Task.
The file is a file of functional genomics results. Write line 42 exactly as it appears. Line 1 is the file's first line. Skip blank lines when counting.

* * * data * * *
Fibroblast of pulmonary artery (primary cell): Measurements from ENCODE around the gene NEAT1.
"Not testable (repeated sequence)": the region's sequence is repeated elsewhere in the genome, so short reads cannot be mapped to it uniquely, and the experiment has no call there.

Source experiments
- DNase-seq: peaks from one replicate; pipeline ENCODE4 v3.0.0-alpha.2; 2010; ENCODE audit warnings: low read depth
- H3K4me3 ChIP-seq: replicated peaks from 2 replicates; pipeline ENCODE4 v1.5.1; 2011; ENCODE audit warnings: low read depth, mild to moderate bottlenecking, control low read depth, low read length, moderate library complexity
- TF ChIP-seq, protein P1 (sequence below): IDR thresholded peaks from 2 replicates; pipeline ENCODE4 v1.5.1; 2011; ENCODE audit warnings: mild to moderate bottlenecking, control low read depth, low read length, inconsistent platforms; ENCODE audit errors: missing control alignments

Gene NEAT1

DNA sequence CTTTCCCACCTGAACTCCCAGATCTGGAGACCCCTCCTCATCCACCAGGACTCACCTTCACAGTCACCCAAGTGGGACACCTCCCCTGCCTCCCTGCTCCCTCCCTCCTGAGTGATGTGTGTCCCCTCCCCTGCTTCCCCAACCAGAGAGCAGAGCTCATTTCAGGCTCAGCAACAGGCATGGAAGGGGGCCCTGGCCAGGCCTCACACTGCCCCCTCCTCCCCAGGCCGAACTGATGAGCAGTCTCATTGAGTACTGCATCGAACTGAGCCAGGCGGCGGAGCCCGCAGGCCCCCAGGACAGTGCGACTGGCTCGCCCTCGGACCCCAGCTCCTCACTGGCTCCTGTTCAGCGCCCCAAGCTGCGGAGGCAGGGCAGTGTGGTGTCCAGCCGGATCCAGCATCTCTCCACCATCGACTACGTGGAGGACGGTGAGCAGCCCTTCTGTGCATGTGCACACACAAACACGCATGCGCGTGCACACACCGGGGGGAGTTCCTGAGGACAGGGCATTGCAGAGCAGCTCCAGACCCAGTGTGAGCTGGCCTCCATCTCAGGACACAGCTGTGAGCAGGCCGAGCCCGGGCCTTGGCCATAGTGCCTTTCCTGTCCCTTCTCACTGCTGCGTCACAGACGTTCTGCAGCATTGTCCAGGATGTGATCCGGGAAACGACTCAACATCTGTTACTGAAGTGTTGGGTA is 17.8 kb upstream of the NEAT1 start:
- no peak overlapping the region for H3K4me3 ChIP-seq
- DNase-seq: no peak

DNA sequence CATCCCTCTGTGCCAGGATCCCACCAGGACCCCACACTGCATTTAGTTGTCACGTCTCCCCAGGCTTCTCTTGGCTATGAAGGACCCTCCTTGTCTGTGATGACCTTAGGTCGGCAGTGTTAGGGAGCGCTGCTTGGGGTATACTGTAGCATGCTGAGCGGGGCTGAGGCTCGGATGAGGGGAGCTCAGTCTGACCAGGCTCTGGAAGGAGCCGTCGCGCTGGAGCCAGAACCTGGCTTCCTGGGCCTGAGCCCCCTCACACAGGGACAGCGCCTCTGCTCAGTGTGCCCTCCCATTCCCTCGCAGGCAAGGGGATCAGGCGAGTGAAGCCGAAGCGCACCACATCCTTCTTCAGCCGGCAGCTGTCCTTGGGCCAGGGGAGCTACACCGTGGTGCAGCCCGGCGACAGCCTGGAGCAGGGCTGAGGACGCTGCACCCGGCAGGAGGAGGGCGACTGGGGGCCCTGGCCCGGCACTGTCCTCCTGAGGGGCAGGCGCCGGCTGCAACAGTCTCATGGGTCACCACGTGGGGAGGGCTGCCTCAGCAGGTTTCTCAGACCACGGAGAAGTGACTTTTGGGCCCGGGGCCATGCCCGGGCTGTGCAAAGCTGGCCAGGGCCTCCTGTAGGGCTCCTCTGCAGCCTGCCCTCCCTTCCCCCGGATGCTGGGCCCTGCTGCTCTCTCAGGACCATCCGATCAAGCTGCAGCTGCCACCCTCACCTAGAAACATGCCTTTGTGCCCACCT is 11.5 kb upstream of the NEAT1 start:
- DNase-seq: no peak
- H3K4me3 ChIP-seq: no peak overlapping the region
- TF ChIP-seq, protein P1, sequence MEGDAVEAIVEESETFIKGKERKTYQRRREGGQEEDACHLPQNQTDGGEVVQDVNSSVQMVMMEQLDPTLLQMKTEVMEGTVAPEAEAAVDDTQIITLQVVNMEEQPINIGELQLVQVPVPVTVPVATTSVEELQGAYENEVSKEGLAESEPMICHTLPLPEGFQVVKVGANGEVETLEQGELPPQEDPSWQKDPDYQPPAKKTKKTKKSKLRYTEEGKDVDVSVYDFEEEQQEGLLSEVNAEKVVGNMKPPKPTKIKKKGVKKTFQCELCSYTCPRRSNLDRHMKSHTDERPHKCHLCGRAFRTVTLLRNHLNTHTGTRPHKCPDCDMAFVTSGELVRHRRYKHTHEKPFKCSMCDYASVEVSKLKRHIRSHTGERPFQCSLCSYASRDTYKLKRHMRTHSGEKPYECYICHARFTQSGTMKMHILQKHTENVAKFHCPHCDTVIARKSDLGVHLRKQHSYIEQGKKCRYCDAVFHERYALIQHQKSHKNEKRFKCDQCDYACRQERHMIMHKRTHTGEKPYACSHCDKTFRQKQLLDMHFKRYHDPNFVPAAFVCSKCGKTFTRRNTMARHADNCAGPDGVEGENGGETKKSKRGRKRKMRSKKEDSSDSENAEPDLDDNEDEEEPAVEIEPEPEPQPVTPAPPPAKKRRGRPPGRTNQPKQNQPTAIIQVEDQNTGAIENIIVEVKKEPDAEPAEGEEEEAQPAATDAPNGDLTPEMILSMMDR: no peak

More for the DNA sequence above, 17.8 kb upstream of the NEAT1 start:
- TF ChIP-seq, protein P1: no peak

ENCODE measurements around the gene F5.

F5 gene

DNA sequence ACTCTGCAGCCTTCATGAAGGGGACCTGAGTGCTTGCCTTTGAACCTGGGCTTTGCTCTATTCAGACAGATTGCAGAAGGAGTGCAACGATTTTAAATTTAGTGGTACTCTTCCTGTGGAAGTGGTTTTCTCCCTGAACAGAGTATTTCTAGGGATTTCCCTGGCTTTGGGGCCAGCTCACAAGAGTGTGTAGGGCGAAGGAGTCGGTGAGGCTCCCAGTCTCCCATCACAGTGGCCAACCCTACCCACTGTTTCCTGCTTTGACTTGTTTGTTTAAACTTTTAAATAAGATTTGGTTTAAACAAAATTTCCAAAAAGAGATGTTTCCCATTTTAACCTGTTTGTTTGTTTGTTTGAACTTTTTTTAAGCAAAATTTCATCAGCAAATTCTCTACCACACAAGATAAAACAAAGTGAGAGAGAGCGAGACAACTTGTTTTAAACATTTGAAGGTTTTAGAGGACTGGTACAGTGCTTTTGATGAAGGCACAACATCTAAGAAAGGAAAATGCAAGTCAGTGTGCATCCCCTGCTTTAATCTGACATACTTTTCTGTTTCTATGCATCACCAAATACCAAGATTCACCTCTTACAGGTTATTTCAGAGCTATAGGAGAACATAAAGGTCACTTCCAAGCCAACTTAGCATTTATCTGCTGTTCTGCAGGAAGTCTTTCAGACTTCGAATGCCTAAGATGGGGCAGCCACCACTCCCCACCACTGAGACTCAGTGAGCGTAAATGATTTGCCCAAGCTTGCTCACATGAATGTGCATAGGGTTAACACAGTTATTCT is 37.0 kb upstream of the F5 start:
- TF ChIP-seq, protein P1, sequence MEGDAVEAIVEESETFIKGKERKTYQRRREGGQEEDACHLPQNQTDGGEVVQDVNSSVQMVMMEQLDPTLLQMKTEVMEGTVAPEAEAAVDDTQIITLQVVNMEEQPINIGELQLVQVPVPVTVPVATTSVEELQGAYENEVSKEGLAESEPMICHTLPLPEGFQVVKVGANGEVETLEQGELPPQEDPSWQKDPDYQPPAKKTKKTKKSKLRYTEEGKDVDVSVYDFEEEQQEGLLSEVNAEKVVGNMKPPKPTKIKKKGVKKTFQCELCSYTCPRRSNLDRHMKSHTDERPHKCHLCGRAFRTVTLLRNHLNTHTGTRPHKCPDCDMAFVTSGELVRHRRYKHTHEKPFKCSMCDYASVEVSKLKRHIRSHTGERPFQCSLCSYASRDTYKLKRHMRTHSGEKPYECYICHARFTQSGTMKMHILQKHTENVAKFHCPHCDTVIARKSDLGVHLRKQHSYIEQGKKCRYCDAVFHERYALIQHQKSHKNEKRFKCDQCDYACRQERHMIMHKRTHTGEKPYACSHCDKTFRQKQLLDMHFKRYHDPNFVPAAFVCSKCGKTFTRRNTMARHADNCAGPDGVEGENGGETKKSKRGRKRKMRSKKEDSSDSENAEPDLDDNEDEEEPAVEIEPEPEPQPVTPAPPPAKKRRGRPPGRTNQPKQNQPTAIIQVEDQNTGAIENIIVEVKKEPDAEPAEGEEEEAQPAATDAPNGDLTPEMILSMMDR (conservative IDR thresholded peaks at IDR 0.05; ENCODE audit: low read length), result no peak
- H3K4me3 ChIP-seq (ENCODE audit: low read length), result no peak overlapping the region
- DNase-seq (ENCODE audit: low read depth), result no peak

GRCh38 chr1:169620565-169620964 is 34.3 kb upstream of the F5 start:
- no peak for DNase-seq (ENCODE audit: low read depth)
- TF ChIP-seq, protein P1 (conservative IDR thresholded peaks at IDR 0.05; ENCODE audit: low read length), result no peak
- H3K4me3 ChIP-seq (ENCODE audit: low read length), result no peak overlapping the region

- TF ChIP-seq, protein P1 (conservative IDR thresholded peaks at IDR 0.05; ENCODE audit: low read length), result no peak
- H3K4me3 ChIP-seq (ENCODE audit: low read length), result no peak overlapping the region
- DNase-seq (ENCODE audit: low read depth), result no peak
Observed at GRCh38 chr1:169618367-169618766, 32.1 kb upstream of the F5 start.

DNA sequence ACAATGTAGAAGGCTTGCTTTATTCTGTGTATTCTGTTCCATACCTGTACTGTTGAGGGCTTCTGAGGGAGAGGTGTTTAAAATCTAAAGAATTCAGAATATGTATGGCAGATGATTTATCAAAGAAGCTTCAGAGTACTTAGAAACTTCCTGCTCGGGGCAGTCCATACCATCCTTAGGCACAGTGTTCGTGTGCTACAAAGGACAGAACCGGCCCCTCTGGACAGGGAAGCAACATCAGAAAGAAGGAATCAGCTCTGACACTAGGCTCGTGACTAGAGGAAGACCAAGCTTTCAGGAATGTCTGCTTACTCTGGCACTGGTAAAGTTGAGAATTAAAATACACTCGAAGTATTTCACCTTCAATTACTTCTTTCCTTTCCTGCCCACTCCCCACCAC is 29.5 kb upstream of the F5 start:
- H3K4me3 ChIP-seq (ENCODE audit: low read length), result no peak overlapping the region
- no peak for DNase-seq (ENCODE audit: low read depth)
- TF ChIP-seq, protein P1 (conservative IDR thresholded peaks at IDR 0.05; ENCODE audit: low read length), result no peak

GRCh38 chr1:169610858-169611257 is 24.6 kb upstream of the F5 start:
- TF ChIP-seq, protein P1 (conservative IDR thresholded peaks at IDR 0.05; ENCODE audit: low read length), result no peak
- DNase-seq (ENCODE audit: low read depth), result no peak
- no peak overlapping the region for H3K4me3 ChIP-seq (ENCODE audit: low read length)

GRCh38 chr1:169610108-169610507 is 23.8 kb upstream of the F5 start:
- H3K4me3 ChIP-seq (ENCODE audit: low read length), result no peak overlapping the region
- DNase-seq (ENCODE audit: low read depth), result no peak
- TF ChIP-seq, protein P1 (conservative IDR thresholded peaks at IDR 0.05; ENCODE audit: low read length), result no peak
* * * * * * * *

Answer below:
- TF ChIP-seq, protein P1 (conservative IDR thresholded peaks at IDR 0.05; ENCODE audit: low read length), result no peak